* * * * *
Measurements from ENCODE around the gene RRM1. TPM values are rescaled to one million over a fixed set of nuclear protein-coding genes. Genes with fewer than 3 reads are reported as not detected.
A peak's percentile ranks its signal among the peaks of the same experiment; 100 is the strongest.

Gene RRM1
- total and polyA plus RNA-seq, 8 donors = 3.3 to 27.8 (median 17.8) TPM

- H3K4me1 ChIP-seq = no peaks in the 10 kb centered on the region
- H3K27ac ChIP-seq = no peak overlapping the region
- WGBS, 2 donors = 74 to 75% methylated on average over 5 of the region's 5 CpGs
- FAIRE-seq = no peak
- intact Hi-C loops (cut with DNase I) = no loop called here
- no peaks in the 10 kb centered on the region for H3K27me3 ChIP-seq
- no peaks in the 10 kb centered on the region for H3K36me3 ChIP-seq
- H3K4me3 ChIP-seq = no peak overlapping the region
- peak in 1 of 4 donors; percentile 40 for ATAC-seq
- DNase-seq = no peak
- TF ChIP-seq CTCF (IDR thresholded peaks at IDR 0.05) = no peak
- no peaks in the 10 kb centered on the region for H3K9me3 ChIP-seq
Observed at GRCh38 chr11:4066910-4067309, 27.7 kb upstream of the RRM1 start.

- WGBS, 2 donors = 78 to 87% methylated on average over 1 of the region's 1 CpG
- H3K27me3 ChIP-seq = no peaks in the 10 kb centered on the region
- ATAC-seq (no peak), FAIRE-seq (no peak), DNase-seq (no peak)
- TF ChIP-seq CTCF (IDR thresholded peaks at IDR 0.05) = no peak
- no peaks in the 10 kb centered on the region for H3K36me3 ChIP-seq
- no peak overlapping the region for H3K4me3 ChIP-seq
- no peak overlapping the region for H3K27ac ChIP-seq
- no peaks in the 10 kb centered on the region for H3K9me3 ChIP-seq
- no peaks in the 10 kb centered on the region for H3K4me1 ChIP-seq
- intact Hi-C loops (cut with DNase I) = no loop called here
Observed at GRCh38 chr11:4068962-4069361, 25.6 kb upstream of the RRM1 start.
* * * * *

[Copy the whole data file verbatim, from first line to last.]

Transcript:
Measurements from ENCODE around the gene RRM1. TPM values are rescaled to one million over a fixed set of nuclear protein-coding genes. Genes with fewer than 3 reads are reported as not detected.
A peak's percentile ranks its signal among the peaks of the same experiment; 100 is the strongest.

Gene RRM1
- total and polyA plus RNA-seq, 8 donors = 3.3 to 27.8 (median 17.8) TPM

- H3K4me1 ChIP-seq = no peaks in the 10 kb centered on the region
- H3K27ac ChIP-seq = no peak overlapping the region
- WGBS, 2 donors = 74 to 75% methylated on average over 5 of the region's 5 CpGs
- FAIRE-seq = no peak
- intact Hi-C loops (cut with DNase I) = no loop called here
- no peaks in the 10 kb centered on the region for H3K27me3 ChIP-seq
- no peaks in the 10 kb centered on the region for H3K36me3 ChIP-seq
- H3K4me3 ChIP-seq = no peak overlapping the region
- peak in 1 of 4 donors; percentile 40 for ATAC-seq
- DNase-seq = no peak
- TF ChIP-seq CTCF (IDR thresholded peaks at IDR 0.05) = no peak
- no peaks in the 10 kb centered on the region for H3K9me3 ChIP-seq
Observed at GRCh38 chr11:4066910-4067309, 27.7 kb upstream of the RRM1 start.

- WGBS, 2 donors = 78 to 87% methylated on average over 1 of the region's 1 CpG
- H3K27me3 ChIP-seq = no peaks in the 10 kb centered on the region
- ATAC-seq (no peak), FAIRE-seq (no peak), DNase-seq (no peak)
- TF ChIP-seq CTCF (IDR thresholded peaks at IDR 0.05) = no peak
- no peaks in the 10 kb centered on the region for H3K36me3 ChIP-seq
- no peak overlapping the region for H3K4me3 ChIP-seq
- no peak overlapping the region for H3K27ac ChIP-seq
- no peaks in the 10 kb centered on the region for H3K9me3 ChIP-seq
- no peaks in the 10 kb centered on the region for H3K4me1 ChIP-seq
- intact Hi-C loops (cut with DNase I) = no loop called here
Observed at GRCh38 chr11:4068962-4069361, 25.6 kb upstream of the RRM1 start.